Friday, 25 March 2016

The surprising ways fear has shaped Syria’s war

 'Syrians’ stories about life before 2011 call attention to a silencing fear that served as a pillar of the authoritarian regimes of Hafez al-Assad and then Bashar al-Assad. People consistently describe a political system in which those who had authority could abuse it limitlessly and those without power found no law to protect them. As one man explained: “We don’t have a government. We have a mafia. And if you speak out against this, it’s off with you to bayt khaltu — ‘your aunt’s house.’ That’s an expression that means to take someone to prison. It means, forget about this person. He’ll be tortured, disappeared. You’ll never hear from him again.”

 A lawyer described a world in which “a single security officer could control an area of 20,000 people holding only a notebook, because if he records your name in it, it’s all over for you.” Undercover spies and pervasive surveillance led parents to warn children not to speak because “the walls have ears.”

 “Nobody trusted anyone else,” a rural dentist noted. “If anyone said anything out of the ordinary, others would suspect he was an informant trying to test people’s reactions.” A drama student joked, “My father and brothers and sisters and I might be sitting and talking . . . And then each of us would glance at the other, [as if to think] ‘Don’t turn out to be from the security forces!’ ”

 A Syrian in exile since childhood noted: “When you meet somebody coming out of Syria for the first time, you start to hear the same sentences. That Syria is a great country, the economy is doing great. … It’ll take him like six months, up to a year, to become a normal human being. To say what he thinks, what he feels. … Then they might start whispering. They won’t speak loudly. That is too scary. After all that time, even outside Syria, you feel that someone is recording.”

 The spread of peaceful protests across the Arab world in 2011 helped launch a dramatically distinct experience of fear as a personal barrier to be surmounted. Syrians who participated in demonstrations explained that, aware of state violence, they never ceased to be afraid. However, they mobilized a new capacity to act through or despite fear. A mother told me that “no amount of courage allows you to just stand there and watch someone who has a gun and is about to kill you. But still, this incredible oppression made us go out … When you chant, everything you imagined just comes out. Tears come down. Tears of joy, because I broke the barrier. I am not afraid; I am a free being.”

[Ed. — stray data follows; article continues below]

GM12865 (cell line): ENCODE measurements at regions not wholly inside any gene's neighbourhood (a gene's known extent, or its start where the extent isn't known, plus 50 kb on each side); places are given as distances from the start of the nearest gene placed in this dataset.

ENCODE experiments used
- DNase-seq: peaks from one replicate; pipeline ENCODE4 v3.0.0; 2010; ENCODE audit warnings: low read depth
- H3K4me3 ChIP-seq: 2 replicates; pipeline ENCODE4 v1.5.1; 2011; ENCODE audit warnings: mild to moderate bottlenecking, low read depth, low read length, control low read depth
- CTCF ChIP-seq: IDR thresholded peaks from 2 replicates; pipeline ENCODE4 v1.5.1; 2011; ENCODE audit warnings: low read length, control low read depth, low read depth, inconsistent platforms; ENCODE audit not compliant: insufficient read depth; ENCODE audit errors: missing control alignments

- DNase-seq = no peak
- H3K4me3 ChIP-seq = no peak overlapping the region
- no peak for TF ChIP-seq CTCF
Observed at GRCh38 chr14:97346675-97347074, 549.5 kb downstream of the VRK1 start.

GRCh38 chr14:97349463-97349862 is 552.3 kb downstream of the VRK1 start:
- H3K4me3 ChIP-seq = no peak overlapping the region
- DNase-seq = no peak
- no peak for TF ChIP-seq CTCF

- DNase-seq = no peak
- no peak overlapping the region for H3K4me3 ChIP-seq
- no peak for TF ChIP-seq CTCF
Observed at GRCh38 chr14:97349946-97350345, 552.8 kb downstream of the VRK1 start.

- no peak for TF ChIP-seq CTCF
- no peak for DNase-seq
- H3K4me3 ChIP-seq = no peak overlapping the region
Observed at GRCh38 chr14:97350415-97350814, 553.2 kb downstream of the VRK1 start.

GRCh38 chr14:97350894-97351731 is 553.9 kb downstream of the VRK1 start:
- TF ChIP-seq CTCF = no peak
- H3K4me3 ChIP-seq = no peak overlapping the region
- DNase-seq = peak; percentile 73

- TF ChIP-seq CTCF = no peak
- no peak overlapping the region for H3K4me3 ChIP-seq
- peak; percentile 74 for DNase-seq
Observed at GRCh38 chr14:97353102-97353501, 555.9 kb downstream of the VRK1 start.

Syrians I meet follow each new crisis, from the Assad regime’s use of newly horrific weapons to the rise of the Islamic State, and lament the fate of a revolution that now fights tyranny on multiple fronts. Nearly all expressed despair with the foreign agendas distorting what began as a popular groundswell for dignity. “Many countries have interests in Syria and they are all woven together like threads in a carpet,” a Free Syrian Army commander shook his head. “We don’t know where this is leading. All we know is that we’re everyone else’s battlefield.” The 20-somethings who led demonstrations count lost comrades with a pain tinged with depression, even guilt. “I belong to the revolution generation, and I’m proud of that,” one young woman explained. “We tried our best to build something. We faced a lot, and we faced it alone. But we lost control. We don’t know what is useful anymore.”

 Many people’s most urgent fear is for their loved ones: children who have lost years of schooling, family scattered among Syria and several other countries, and relatives who have been arrested and never heard from again. A Syrian colleague articulated this fear in reaction to the January 2014 revelation of photographs evidencing systematic torture in regime prisons. “The most difficult part of the torture pictures,” he told me, “is not the decomposed flesh, the starved bodies … or even the knowledge that the torture is both widespread and systematic. These things have always been elements of our Syrian reality. What is so difficult that I do not think we have the strength to overcome is the fear that some of these pictures may show us the body of someone we know and we hope is still alive.”

 In describing how they have experienced the Assad regime before and since 2011, citizens are transforming its power from something too menacing to be named into something whose naming renders it contestable. When a state uses fear to silence subjects, their talking about that fear — articulating its existence, identifying its sources, describing its workings — is itself a form of defiance and an assertion of the will to be free.'

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